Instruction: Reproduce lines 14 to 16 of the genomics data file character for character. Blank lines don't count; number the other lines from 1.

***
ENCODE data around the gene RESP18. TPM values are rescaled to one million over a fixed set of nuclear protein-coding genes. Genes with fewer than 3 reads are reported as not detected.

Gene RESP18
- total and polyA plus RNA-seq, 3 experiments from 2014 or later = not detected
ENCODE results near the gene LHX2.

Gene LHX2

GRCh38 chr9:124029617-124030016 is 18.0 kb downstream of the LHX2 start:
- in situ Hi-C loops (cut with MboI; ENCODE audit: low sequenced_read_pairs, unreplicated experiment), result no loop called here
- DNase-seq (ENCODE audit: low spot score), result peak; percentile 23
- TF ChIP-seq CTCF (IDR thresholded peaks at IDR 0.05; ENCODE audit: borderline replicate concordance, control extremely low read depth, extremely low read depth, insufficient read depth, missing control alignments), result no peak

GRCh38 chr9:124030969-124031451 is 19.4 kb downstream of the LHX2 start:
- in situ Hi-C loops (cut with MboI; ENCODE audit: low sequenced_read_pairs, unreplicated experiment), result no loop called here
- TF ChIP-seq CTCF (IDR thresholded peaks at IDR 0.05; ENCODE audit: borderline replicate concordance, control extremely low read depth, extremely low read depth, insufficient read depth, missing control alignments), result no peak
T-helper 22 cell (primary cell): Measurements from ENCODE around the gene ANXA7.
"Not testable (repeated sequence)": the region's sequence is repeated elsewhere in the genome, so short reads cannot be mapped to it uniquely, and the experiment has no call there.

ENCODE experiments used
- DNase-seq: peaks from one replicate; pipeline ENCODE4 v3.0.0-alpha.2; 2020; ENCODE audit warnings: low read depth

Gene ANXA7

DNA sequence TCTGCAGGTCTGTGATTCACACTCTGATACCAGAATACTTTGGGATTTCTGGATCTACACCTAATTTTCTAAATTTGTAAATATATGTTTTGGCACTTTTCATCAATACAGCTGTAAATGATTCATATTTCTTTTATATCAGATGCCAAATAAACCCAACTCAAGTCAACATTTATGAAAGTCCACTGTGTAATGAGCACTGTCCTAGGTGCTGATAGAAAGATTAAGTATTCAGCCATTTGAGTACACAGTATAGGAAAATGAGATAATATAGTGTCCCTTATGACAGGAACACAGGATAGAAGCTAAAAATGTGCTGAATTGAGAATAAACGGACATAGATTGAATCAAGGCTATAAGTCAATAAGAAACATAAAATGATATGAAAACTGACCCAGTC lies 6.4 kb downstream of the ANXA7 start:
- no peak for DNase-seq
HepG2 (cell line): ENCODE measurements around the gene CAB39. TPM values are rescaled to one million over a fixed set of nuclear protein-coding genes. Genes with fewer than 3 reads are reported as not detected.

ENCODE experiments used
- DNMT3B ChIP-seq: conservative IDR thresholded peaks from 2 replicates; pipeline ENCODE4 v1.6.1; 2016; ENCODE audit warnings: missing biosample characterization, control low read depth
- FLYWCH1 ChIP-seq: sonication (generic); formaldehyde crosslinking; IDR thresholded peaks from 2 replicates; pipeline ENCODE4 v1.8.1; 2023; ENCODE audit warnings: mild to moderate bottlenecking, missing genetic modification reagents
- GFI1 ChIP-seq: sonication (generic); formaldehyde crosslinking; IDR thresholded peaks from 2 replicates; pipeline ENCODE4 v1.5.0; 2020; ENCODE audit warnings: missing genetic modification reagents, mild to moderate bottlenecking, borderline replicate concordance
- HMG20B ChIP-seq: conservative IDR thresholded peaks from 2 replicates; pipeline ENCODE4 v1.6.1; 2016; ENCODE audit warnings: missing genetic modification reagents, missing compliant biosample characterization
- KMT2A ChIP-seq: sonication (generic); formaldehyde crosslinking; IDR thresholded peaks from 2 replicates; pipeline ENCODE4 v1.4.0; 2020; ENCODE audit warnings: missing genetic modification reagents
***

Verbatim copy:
"Not testable (repeated sequence)": the region's sequence is repeated elsewhere in the genome, so short reads cannot be mapped to it uniquely, and the experiment has no call there.

ENCODE experiments used
- DNase-seq: peaks from one replicate; pipeline ENCODE4 v3.0.0-alpha.2; 2020; ENCODE audit warnings: low read depth